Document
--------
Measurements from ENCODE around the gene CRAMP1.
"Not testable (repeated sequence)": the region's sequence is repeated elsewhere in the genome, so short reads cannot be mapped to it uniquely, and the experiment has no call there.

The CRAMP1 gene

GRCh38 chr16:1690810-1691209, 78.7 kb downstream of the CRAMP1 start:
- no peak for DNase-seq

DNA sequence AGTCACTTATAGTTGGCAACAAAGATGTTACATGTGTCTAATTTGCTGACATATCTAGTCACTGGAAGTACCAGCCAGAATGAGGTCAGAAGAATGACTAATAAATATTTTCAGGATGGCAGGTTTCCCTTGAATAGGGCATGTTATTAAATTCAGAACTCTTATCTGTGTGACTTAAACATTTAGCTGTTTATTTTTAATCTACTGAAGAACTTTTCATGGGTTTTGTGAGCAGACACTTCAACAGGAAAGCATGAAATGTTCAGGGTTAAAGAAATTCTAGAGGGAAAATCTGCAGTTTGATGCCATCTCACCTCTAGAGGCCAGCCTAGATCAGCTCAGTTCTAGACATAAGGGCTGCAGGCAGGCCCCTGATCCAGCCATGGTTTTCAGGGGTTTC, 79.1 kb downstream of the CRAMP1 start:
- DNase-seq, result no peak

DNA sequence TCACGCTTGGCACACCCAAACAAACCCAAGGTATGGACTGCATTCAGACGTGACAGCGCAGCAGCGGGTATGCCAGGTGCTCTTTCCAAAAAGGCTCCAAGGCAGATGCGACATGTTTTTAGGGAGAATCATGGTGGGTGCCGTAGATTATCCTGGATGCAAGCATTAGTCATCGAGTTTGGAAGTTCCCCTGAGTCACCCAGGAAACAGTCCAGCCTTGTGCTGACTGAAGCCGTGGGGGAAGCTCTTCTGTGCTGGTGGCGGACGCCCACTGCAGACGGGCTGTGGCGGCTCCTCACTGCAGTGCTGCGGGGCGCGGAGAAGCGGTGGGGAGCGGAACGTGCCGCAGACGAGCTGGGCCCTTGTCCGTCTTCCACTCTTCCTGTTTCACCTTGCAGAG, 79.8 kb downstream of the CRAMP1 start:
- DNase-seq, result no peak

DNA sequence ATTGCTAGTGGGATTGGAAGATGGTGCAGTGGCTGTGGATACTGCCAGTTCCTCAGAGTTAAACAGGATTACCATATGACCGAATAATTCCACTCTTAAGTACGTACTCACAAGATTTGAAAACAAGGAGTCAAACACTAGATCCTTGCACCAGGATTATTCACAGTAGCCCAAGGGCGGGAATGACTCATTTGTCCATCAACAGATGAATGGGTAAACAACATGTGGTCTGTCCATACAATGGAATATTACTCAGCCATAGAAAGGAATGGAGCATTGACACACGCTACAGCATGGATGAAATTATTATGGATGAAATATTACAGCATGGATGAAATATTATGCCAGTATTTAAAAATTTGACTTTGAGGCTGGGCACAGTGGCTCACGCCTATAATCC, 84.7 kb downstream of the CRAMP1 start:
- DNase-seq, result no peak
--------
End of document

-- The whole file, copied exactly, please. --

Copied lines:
Measurements from ENCODE around the gene CRAMP1.
"Not testable (repeated sequence)": the region's sequence is repeated elsewhere in the genome, so short reads cannot be mapped to it uniquely, and the experiment has no call there.

The CRAMP1 gene

GRCh38 chr16:1690810-1691209, 78.7 kb downstream of the CRAMP1 start:
- no peak for DNase-seq

DNA sequence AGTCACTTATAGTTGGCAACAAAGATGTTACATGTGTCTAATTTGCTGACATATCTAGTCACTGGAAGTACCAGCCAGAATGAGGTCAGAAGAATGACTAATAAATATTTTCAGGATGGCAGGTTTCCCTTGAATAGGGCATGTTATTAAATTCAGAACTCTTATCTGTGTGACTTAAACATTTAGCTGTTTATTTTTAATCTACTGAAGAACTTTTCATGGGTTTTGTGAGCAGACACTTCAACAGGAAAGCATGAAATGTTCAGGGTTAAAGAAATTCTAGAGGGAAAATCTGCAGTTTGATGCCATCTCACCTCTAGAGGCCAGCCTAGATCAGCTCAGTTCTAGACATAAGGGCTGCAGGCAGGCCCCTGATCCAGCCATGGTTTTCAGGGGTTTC, 79.1 kb downstream of the CRAMP1 start:
- DNase-seq, result no peak

DNA sequence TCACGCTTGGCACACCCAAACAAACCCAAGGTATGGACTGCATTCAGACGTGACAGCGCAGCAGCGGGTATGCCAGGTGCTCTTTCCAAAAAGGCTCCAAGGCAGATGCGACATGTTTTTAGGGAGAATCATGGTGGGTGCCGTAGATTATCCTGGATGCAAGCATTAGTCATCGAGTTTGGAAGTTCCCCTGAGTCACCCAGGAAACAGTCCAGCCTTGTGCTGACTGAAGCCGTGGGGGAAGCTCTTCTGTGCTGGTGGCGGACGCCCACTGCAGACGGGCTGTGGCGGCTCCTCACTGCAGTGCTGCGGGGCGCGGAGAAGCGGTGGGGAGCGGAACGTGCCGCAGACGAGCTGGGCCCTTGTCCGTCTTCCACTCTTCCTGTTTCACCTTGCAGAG, 79.8 kb downstream of the CRAMP1 start:
- DNase-seq, result no peak

DNA sequence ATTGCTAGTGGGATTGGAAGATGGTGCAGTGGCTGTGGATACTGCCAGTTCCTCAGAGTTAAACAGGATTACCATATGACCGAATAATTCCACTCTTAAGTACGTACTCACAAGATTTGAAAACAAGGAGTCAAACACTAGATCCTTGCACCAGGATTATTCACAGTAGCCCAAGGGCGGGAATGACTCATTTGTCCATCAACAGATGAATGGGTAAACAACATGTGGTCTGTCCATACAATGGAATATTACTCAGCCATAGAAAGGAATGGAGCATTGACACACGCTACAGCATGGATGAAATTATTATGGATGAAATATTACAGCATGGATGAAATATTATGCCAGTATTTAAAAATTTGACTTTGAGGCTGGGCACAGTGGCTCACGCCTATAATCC, 84.7 kb downstream of the CRAMP1 start:
- DNase-seq, result no peak